The main focus of the assignment is LoRa, which stands for Long range, Low power. It is a commonly used wireless network for IoT (Internet of Things, a collective name for all devices that communicate over the internet), that can be used for long range data transfer. The range can go up to 10 kilometers and very little power is required. The use case for LoRa is when a very small amount of data has to be sent over a long time frame, such as every hour or every day, such as smart homes or smart cities. At the beginning, LoRa could only be used when using a provider (like KPN). You had to pay the provider for using the network. In 2015 a community called The Things Network was created to make it possible to use the LoRa network for free. This network was used for the LoRa part of the assignment.

The assignment can be divided into five steps: Hardware, LoRa, Data storage, API and Application.

Step 1: Hardware

hardwareIn step one, I researched the best hardware to read and send data over the LoRa network. Two kinds of hardware were needed, a microcontroller that can send data over the LoRa network and a sensor that can read temperature, pressure and humidity. The result: the Pycom LoPy as microcontroller and the BME280 as sensor would be best. After this research, I implemented a program that reads the data and sends it to The Things Network. The program was uploaded to GitHub and can be found here: BME280-LoPy-TTN.

Step 2: LoRa

Step two was also based on finding the answer to a question: “What is the best way to send as few bytes as possible over the LoRa network to The Things Network?” Because the LoRa network offered by The Things Network is a free and open network that can be used by everyone, there are some restrictions. A fair access policy is used to determine how many bytes of data may be sent, to ensure the network is not overloaded. Therefore I researched how I could reduce the amount of data I needed to send. I did this by transforming the data into binary data. For example: the temperature value is 22.65 which is a float and has a size of 4 bytes. When multiplying the data with 100 you get a rounded number, so 22.65 will become 2265 which is a short and has a size of 2 bytes. By doing this to the other data I managed to reduce to data from 11 bytes to 6 bytes, which is much less than the policy requests.

Step 3: Data Storage

Step three was about getting the data out of The Things Network to save it in a database. Once the data arrives at The Things Network it is available for a short amount of time, using MQTT. MQTT (Message Queue Telemetry Transport) is a widely used data protocol within the Internet of Things branch. With this protocol you have a service, in this case The Things Network. A program can subscribe to this service. Every time a message is sent to The Things Network, the service will send it to the subscribed programs.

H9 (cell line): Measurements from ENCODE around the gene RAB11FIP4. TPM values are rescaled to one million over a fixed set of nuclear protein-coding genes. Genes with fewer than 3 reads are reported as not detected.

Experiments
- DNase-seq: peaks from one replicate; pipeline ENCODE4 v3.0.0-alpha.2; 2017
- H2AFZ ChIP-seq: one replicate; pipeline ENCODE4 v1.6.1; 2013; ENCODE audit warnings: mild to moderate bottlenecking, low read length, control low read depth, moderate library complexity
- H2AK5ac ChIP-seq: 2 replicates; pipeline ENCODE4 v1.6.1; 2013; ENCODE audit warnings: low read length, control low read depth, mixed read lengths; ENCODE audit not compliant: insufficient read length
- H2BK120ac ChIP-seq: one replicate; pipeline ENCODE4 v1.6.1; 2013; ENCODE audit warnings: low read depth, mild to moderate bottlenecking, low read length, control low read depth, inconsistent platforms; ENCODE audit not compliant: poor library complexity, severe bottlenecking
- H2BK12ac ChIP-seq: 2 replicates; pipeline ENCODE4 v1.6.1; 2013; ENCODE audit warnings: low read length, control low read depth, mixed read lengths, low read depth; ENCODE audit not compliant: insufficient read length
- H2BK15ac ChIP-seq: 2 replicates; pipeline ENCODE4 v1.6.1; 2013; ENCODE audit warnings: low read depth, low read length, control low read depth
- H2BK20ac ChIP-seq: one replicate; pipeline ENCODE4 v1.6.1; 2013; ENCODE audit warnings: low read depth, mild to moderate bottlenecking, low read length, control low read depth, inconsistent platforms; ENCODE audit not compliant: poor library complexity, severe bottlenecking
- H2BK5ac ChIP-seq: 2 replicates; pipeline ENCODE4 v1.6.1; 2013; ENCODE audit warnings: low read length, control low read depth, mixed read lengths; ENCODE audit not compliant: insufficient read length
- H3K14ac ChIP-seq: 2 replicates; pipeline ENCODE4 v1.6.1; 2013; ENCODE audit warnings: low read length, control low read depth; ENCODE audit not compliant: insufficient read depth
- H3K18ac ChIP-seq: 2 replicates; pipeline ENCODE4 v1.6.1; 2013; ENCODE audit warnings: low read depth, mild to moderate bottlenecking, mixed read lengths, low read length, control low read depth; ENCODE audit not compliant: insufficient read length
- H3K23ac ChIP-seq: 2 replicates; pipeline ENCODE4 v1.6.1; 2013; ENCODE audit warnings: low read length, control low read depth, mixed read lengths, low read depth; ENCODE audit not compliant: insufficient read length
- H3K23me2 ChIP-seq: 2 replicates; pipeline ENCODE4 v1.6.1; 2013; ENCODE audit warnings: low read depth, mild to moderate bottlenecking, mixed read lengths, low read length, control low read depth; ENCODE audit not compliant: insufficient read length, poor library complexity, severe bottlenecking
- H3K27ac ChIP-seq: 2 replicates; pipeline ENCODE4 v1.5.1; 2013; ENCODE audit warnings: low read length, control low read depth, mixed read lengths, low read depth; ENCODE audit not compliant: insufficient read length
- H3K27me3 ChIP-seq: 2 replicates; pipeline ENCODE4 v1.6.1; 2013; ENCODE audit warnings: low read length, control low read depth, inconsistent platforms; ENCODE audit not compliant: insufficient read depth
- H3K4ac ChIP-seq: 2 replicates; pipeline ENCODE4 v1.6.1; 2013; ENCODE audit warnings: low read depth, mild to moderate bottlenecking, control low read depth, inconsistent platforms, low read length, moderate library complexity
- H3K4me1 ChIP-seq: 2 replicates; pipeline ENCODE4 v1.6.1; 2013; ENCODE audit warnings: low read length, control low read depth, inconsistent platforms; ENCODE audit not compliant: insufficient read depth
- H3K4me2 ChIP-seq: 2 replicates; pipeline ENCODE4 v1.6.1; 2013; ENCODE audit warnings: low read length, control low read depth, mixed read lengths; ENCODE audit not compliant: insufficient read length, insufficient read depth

I implemented a .NET Core application that subscribes to the MQTT service of The Things Network. When a message is sent, the program receives it from the service. Once received, the program will decode the data and put it back into readable data, so 2265 will become 22.65 again. After the data is decoded it is stored in an InfluxDB time-series database. By uploading data to the database a timestamp will be saved. The use of InfluxDB makes it a lot easier to request historical data. The program managing all of this has been uploaded to GitHub and can be found here: TTN-MQTT-InfluxDB

Step 4: API

devicesStep four was about creating an API. An API (Application Programming Interface) is a program that communicates with other programs/hardware. An example of this is a computer that prints a document. The computer doesn’t know anything of the printer and what it does internally. By calling the API of the printer by telling it to print, the API will talk with the printer and print the document. Within this assignment, I created an API for getting data out of the database. The program is an ASP.NET Core program. Some requests that can be called: “{url}/api/v1/devices” to return a list of devices, and “{url}/api/v1/devices/{deviceid}” to return info about the requested device. The API is documented following the Swagger standard. Swagger is a documentation tool that can be used to document your API. After generating Swagger documentation a page is created, where you can see all requests and can learn what the calls are for. By clicking on the call you can even test it.


Step 5: Application

map viewLastly, step five was focused on displaying the data collected. To display the data, I created a Xamarin forms application. XABLU is specialized in Xamarin development, and cross platform mobile applications, for Android, iOS and Windows, can be made using Xamarin Forms.

Within this application a map of the Netherlands is shown, displaying all available devices. By clicking on one of the devices, a new window will pop up with the measured values, retrieved using the API. This application was uploaded to GitHub and can be found here: LoRa Weather app